Advocacy Kit for Promoting Multilingual Education – Including the Excluded

Having worked in Vietnam for the last 4 years I realise the importance of providing governments enough hard information and research findings to base education policy which will first of all realise EFA and Millenium Development Goals but also provide meaningful learning experiences for all children.

From UNESCO as reported in the INEE newsletter:

In some countries in Asia, bi/multilingual education programmes, through non-formal education, are helping to prepare ethnic/linguistic minority learners for literacy in both mother tongue and national languages. However, there is a serious lack of recognition and understanding of the role that bi/multilingual education can play in increasing enrolment, retention and achievement in the formal school system. This kit advocates making education systems more responsive to cultural diversity. It provides important insights into the value of mother tongue-based multilingual education, which respects the rights of children and learners and encourages readers to think about the importance of language issues and to investigate them further. It builds on research findings and experiences gained over many years by many organizations and individuals working on mother tongue-based multilingual education.

This kit contains three main booklets. Each booklet has a designated audience: 1) policy makers, 2) education programme planners and practitioners and 3) community members.

This kit can be used in many different ways. For those who are already involved in MLE programmes, you might use these ideas to help you to promote mother tongue instruction and strengthen your programme.   Those who are not familiar with multilingual education but want to improve educational access for minority language students might use these booklets to identify specific points that they can investigate and discuss in their own contexts.

To access the complete toolkit click here.

And in the same vein:

On February 19th, the United Nations launched UN Language Days, a new initiative which seeks to celebrate multilingualism and cultural diversity as well as to promote equal use of all six of its official working languages throughout the Organization.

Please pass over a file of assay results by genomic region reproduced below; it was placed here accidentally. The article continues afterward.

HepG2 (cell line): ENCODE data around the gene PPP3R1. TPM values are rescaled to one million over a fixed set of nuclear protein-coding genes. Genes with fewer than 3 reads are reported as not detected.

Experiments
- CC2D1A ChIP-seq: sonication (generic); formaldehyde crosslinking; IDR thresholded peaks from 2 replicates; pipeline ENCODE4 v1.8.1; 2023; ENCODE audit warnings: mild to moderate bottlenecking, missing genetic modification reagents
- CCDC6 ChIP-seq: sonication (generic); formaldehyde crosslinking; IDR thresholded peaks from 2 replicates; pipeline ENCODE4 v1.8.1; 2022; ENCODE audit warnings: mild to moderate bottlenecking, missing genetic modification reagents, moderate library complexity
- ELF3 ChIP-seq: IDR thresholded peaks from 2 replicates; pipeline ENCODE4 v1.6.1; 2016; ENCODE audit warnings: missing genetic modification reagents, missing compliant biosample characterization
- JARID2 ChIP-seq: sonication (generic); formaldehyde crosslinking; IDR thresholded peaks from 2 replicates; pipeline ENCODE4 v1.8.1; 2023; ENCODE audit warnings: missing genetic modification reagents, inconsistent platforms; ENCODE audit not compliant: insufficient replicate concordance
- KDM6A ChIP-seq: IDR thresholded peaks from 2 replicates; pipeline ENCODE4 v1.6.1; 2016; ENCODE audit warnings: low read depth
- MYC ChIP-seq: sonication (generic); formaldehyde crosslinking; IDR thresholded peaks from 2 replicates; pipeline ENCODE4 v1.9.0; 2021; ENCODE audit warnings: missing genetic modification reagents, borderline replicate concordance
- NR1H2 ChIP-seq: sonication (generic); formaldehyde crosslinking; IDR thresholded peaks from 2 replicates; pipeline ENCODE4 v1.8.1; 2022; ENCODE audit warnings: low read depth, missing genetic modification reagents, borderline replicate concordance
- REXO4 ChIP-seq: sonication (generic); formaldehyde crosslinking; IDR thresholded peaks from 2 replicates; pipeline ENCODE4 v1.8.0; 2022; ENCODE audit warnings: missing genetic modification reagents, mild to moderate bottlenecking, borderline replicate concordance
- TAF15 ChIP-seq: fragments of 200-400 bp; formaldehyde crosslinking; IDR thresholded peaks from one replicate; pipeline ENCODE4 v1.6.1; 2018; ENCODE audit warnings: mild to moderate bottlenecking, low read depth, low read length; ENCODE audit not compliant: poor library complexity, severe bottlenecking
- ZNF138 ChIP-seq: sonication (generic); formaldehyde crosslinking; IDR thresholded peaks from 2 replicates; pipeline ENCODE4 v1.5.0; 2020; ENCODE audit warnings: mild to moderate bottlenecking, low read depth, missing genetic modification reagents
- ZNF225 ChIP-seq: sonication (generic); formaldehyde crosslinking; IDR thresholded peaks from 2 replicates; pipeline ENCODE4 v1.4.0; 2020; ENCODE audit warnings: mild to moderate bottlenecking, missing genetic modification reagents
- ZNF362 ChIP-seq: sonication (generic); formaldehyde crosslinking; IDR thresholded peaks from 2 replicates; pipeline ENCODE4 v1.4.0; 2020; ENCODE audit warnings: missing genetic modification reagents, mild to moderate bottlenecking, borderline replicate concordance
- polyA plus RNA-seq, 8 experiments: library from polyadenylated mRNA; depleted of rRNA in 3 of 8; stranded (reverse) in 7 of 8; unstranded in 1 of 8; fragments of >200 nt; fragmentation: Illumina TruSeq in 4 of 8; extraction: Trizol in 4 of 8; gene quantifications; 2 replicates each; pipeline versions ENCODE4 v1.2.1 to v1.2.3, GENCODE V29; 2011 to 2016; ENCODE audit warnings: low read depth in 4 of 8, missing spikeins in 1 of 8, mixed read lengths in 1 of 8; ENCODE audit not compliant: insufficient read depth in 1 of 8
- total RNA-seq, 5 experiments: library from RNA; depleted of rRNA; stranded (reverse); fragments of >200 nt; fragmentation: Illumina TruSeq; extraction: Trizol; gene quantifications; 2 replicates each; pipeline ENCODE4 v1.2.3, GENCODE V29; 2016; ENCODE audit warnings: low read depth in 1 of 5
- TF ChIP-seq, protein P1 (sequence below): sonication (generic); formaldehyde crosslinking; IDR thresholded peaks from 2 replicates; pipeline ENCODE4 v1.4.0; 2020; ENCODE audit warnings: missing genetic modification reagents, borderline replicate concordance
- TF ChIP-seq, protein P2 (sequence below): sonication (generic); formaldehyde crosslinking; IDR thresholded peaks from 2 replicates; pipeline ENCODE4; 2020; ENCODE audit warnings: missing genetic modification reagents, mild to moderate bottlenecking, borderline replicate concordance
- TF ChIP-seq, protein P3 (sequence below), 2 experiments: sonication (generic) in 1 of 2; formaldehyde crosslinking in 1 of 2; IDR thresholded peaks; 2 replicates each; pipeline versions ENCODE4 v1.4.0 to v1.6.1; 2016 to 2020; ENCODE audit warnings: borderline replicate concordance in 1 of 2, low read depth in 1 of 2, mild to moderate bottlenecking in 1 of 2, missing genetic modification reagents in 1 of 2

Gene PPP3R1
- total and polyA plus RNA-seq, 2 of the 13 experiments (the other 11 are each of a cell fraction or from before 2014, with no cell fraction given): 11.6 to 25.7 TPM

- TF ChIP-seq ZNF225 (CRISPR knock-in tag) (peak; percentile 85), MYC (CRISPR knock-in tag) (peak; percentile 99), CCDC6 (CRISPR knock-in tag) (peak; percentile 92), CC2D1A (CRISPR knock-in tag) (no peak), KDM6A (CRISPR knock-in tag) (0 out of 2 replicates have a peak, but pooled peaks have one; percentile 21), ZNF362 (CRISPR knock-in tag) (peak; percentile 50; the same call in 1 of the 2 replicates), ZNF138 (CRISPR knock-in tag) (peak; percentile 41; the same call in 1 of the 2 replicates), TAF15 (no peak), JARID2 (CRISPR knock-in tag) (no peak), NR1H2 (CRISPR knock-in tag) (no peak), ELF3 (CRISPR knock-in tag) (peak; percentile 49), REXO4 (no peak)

UN duty stations around the world will celebrate six new observances dedicated to a UN official language: French (20 March), English (23 April), Russian (6 June), Spanish (12 October), Arabic (18 December) and Chinese (to be determined).

The new initiative – which seeks to increase awareness and respect for the history, culture and achievements of each of the six working languages among the UN community – is part of this year’s observance of International Mother Language Day, observed annually on 21 February.

The observance of the Day will also feature a special screening of the Danish documentary In Languages We Live – Voices of the World at UN Headquarters in New York today. The film explores the world’s linguistic diversity, especially in light of the fact that half of the world’s approximately 6,500 languages will disappear by the end of the century – currently, at least one language is disappearing every 14 days.

In addition, a two-day symposium on translation and cultural mediation will open on 22 February at the Paris headquarters of the UN Educational, Scientific and Cultural Organization (UNESCO).

This year, UNESCO is celebrating Mother Language Day as part of the 2010 International Year of Rapprochement of Cultures (2010), the agency’s Director-General Irina Bokova noted in her message for the Day.

For more information visit: http://www.unesco.org/en/languages-in-education

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